- Geiler, A. (Producer), & Cunningham, N. (Director). (1980). Friday the 13th. United States of America: Paramount Pictures.
- Greenberg, J., Pyszczynski, T., & Solomon, S. (1986). The causes and consequences of a need for self-esteem: A terror management theory. In R.F. Baumeister (Ed.) Public Self and Private Self (p. 189 – 212). New York, New York: Springer-Verlag.
- Greenberg, J., Pyszczynski, T., Solomon, S., Rosenblatt, A., Veeder, M., Kirkland, S., & Lyon, D. (1990). Evidence for terror management theory II: The effects of mortality salience on reactions to those who threaten or bolster the cultural worldview. Journal of Personality and Social Psychology, 58(2), 308-318.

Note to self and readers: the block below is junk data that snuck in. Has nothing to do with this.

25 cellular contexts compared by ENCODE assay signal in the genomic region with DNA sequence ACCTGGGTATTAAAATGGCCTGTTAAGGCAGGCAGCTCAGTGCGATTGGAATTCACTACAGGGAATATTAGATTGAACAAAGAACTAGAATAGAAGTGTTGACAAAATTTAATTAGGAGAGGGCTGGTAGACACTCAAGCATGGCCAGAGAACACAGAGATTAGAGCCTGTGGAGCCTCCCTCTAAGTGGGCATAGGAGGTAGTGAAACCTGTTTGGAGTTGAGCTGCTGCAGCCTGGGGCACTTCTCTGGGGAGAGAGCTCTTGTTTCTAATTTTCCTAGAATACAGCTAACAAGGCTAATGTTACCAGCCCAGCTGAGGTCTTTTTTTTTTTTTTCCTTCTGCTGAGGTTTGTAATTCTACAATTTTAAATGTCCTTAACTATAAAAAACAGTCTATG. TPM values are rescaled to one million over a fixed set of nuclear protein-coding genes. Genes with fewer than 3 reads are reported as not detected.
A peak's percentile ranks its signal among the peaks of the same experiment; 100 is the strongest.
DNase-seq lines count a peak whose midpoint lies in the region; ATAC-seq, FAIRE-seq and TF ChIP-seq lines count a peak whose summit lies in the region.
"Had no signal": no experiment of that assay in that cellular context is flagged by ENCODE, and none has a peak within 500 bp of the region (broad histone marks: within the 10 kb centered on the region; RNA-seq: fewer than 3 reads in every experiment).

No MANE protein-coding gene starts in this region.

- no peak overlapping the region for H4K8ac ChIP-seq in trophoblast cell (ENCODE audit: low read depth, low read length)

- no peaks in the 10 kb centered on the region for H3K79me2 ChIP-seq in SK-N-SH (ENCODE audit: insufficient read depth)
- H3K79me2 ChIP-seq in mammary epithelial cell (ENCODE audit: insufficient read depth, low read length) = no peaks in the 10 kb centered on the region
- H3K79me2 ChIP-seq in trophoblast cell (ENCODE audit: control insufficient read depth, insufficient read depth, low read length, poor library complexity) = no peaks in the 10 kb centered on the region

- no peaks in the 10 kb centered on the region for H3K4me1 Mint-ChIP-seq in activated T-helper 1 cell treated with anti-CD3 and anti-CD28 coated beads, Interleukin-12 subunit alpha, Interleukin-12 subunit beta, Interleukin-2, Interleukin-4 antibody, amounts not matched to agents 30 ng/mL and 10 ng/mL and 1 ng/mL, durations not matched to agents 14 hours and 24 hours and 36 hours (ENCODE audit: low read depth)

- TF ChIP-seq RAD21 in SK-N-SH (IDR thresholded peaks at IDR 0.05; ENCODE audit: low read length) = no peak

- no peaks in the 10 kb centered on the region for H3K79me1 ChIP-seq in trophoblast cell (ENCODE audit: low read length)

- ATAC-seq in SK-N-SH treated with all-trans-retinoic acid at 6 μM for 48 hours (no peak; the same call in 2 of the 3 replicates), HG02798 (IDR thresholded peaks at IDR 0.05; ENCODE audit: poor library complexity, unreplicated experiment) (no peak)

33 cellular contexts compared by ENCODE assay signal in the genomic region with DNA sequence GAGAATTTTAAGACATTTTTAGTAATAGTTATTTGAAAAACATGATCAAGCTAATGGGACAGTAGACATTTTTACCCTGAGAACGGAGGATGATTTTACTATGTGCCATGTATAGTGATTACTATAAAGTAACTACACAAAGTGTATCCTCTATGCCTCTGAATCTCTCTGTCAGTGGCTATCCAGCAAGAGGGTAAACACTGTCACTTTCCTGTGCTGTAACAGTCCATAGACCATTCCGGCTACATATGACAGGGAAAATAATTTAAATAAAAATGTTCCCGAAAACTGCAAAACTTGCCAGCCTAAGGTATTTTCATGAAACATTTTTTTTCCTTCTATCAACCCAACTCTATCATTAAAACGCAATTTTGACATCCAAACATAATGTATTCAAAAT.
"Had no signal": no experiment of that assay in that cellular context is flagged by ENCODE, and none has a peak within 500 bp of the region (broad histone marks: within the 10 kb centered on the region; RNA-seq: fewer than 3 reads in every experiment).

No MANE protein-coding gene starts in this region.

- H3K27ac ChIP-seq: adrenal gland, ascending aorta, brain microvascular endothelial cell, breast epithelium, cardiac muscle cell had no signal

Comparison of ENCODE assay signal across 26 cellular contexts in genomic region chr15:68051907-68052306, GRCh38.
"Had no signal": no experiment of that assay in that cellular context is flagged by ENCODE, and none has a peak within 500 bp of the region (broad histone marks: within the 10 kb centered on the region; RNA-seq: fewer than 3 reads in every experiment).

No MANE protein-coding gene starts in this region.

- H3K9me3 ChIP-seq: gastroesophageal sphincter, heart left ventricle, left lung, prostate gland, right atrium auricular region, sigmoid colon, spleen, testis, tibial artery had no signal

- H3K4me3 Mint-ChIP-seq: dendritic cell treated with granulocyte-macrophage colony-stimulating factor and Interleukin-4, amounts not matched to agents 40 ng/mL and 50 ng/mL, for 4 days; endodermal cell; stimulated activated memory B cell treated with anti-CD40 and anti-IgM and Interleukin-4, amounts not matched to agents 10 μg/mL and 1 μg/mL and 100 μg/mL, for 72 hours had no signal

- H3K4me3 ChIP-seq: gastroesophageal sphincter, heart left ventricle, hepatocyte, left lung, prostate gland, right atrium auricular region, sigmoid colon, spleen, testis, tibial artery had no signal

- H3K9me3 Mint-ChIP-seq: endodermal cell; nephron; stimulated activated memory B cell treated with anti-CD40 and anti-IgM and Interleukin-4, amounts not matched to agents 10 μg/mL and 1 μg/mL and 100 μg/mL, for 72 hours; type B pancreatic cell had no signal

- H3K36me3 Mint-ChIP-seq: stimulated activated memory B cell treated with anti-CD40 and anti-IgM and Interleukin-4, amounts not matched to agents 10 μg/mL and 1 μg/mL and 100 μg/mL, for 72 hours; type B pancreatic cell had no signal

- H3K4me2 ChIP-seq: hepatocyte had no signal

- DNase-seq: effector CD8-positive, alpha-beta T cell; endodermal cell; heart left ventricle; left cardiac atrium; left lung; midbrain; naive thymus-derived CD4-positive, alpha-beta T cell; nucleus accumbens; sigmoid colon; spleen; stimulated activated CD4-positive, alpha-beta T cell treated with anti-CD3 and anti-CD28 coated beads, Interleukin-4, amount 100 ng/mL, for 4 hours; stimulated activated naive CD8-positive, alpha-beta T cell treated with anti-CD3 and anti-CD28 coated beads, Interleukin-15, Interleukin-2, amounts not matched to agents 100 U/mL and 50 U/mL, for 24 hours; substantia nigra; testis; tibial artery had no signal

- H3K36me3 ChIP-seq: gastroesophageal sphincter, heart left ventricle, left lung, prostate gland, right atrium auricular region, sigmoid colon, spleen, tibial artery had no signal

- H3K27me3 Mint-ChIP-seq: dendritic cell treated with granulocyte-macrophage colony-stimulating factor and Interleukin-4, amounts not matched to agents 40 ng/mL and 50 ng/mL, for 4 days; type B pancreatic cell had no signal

- Hill, D. (Producer), & Carpenter, J. (Director). (1978). Halloween. United States: Compass International Pictures.
- IMDB (n.d.). Paranormal Activity Box Office. Retrieved October 11, 2014. Retrieved from
- Pyszczynski, T., Greenberg, J., Solomon, S., Arndt, J., and Schimel, J. (2004). Why do people need self-esteem? A theoretical and empirical review. Psychological Bulletin, 130(3), 435-468.
- Rosenblatt, A., Greenberg, J., Solomon, S., Pyszczynski, T., & Lyon, D. (1989). Evidence for terror management theory: I. The effects of mortality salience on reactions to those who violate or uphold cultural values. The Journal of Personality and Social Psychology, 57(4), 681-690.
- Solomon, S., Greenberg, J., & Pyszczynski, T (1991). A terror management theory of social behavior: The psychological functions of self-esteem and cultural worldviews. Advances in Experimental Social Psychology, 24, 93-159.